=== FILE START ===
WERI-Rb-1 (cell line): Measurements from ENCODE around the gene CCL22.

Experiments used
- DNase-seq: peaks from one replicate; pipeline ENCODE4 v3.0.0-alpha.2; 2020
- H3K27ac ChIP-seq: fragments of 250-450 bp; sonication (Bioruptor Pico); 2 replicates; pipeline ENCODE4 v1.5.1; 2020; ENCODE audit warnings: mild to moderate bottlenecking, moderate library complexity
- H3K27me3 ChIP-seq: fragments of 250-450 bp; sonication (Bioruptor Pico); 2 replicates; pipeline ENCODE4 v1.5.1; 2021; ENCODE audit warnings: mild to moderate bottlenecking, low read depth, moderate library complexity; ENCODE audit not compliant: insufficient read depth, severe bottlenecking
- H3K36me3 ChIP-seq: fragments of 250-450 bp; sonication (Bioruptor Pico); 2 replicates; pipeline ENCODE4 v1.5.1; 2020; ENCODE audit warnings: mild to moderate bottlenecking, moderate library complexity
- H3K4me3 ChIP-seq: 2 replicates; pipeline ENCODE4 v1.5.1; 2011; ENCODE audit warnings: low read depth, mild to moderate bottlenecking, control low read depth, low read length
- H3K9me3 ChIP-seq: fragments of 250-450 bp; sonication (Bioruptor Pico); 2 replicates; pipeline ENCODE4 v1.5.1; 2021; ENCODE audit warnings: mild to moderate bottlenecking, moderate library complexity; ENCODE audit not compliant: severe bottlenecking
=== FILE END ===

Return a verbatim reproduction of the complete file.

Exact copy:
WERI-Rb-1 (cell line): Measurements from ENCODE around the gene CCL22.

Experiments used
- DNase-seq: peaks from one replicate; pipeline ENCODE4 v3.0.0-alpha.2; 2020
- H3K27ac ChIP-seq: fragments of 250-450 bp; sonication (Bioruptor Pico); 2 replicates; pipeline ENCODE4 v1.5.1; 2020; ENCODE audit warnings: mild to moderate bottlenecking, moderate library complexity
- H3K27me3 ChIP-seq: fragments of 250-450 bp; sonication (Bioruptor Pico); 2 replicates; pipeline ENCODE4 v1.5.1; 2021; ENCODE audit warnings: mild to moderate bottlenecking, low read depth, moderate library complexity; ENCODE audit not compliant: insufficient read depth, severe bottlenecking
- H3K36me3 ChIP-seq: fragments of 250-450 bp; sonication (Bioruptor Pico); 2 replicates; pipeline ENCODE4 v1.5.1; 2020; ENCODE audit warnings: mild to moderate bottlenecking, moderate library complexity
- H3K4me3 ChIP-seq: 2 replicates; pipeline ENCODE4 v1.5.1; 2011; ENCODE audit warnings: low read depth, mild to moderate bottlenecking, control low read depth, low read length
- H3K9me3 ChIP-seq: fragments of 250-450 bp; sonication (Bioruptor Pico); 2 replicates; pipeline ENCODE4 v1.5.1; 2021; ENCODE audit warnings: mild to moderate bottlenecking, moderate library complexity; ENCODE audit not compliant: severe bottlenecking